A lot of ink has been spilled over the question of Del Rey’s authenticity and whether it matters, but what’s more interesting is the deeper motifs in Del Rey’s music that hint towards answers to the alienation and angst she professes. Her lyrics are complicated and at times point in different directions. Del Rey doesn’t live anything that could be described as a conservative lifestyle. She consistently talks about her need and desire to be free. In “Ride,” a ballad from her first major album Born to Die, Del Rey sings about the struggle and desire to be free while also fearing being alone. She wants to be untethered from constraints, but is afraid of what being untethered actually entails. She worries that in removing the shackles she will find herself adrift and unmoored. The dark side of emancipation and its alienating effects, from sex to drugs to relationships in general, permeate her music.
There are other “sad girls” out there, and lots of other artists with melancholic motifs that resonates with angst ridden fans. But where Del Rey departs is the glimmers of redemption that burst through in her music. This was particularly apparent in Chemtrails Over the Country Club. In the lead track of the album, “White Dress,” Del Rey sings about her life as a nineteen-year-old waitress in Orlando. She describes working the night shift at a “Men in Music Business Conference.” Del Rey reminisces fondly on it, singing “I would still go back if I could do it all again,” because she “felt seen.” She’s describing a creepy business conference and men presumably treating her in creepy ways, but she isn’t glamourizing this treatment, instead she’s reminiscing on the normality of it before she became famous. The song repeatedly turns to Del Rey talking about the normality of her life before fame “I wasn’t famous, just listening to Kings of Leon to the beat.” Del Rey then ponders if “It kinda makes me feel, like maybe I was better off… ’Cause it made me feel, made me feel like a god.”
“White Dress” also captures a classic Del Rey motif, one that often gets her in trouble with the intellectually homogenous journalists and critics—her supposed heretical feminism, or lack thereof. As one writer puts it, Del Rey’s “persona shamelessly adopts the trappings of traditional feminine beauty: red lipstick, high heels, diamonds, beehive hair etc., which rankle her progressive and feminist critics for supposedly glamorising the falsehood that is the American Dream and the myth of beauty.” Del Rey longs for the kind of solid and stable emotional and physical relationships that popular culture frequently portrays as constraining and restrictive. It is in her depiction of love and relationships where Del Rey’s “reactionary fandom” and the predictable mainstream backlash against her is most obvious. She consistently wants men who behave like men and bemoans contemporary masculinity precisely because men don’t behave like men. She opens NFR with a complaint about a “Goddam man child” who is fun and wild but “you don’t know the half of the shit that you put me through… Your poetry’s bad and you blame the news.”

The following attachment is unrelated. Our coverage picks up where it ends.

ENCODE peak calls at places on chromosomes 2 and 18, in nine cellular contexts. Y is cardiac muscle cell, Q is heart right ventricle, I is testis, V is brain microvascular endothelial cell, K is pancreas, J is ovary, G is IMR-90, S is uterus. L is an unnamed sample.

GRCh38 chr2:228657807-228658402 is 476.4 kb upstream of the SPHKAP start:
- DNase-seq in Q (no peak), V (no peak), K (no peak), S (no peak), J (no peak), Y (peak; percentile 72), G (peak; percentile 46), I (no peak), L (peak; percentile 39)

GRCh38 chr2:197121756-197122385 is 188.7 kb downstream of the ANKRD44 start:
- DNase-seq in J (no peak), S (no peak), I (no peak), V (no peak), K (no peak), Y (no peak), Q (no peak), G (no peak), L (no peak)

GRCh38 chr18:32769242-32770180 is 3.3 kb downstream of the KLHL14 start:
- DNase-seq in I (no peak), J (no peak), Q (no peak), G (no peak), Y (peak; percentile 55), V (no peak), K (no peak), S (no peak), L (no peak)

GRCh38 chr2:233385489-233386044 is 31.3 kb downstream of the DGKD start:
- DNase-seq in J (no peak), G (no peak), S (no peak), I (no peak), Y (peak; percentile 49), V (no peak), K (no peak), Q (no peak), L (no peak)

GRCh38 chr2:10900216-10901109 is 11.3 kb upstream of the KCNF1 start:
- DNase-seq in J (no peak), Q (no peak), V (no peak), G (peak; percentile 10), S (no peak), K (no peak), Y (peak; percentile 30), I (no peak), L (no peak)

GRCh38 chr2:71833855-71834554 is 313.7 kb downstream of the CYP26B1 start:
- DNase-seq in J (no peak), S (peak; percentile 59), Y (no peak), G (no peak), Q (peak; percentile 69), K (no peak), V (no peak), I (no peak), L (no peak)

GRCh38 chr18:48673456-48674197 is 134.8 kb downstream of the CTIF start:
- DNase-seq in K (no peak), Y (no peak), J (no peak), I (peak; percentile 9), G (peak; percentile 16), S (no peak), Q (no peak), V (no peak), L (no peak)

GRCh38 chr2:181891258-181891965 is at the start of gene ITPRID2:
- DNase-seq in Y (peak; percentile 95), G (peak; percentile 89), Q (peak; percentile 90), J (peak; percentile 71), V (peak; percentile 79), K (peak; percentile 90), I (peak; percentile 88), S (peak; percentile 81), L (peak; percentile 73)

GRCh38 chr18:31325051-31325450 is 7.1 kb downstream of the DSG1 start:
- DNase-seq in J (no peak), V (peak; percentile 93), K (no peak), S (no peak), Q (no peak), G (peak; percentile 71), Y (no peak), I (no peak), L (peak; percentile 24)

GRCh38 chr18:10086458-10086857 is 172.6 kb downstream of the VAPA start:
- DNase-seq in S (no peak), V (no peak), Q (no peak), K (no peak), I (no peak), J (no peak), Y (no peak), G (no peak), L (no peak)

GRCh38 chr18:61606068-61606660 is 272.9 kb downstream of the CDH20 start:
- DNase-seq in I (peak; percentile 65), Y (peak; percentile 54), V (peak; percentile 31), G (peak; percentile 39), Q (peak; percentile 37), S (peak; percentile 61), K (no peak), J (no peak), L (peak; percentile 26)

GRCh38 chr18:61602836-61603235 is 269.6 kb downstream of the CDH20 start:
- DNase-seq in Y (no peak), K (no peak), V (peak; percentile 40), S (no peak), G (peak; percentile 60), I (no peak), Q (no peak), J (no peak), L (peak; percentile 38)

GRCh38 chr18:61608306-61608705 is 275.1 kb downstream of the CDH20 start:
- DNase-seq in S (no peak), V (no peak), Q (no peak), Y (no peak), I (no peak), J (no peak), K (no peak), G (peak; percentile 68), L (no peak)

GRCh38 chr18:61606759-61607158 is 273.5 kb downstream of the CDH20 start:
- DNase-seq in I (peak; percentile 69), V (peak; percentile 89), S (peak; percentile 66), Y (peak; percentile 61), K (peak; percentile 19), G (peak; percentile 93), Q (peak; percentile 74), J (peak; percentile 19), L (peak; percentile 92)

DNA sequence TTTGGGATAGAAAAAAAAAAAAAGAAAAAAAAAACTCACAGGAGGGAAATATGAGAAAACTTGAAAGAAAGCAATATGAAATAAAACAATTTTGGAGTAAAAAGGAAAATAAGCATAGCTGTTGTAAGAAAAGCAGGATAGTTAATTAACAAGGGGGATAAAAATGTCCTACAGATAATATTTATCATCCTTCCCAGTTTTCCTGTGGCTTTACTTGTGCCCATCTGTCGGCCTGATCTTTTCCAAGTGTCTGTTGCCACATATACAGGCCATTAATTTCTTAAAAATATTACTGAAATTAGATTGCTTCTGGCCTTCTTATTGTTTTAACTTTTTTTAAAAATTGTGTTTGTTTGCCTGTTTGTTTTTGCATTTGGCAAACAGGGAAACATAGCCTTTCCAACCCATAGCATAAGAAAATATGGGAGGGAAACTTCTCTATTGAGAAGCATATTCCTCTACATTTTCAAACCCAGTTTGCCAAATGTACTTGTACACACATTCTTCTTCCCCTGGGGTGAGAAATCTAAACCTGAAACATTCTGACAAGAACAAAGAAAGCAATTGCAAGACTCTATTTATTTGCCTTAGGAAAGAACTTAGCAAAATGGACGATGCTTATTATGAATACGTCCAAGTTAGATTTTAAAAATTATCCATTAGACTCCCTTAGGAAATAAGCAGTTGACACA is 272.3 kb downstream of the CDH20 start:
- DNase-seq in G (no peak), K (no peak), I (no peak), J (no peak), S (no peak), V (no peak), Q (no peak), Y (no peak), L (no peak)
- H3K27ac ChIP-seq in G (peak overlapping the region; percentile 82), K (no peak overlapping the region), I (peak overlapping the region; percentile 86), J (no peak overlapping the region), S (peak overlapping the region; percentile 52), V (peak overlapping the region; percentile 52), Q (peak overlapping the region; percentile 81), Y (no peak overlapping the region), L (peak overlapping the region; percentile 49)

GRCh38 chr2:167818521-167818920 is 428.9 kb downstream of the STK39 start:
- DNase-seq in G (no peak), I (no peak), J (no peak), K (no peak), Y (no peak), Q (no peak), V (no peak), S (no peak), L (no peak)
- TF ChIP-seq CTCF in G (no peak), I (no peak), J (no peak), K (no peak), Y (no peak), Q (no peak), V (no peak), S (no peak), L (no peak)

In “Let Me Love You Like a Woman” Del Rey sings about how she “comes from a small town and “is ready to leave LA.” And just like in “Ride” Del Rey is singing to an unnamed man asking him to come with her because “I guess I could manage if you stay, It’s just if you do I can’t see myself having any fun.” This again perhaps helps explain Del Rey’s appeal to young, alienated reactionaries. The supposed freedom that modern sexual liberation and the erosion of traditional gender roles and standards have a dark side—one contemporary music is often unwilling or unable to recognize. Del Rey’s confidence in her own femininity, her apathy towards contemporary feminist expectations of what she should aspire to, and her complaints about what has happened to expectations of men and masculinity in general may make her persona non grata to cultural and social elites, but it is precisely what endears her to a subset of her fans.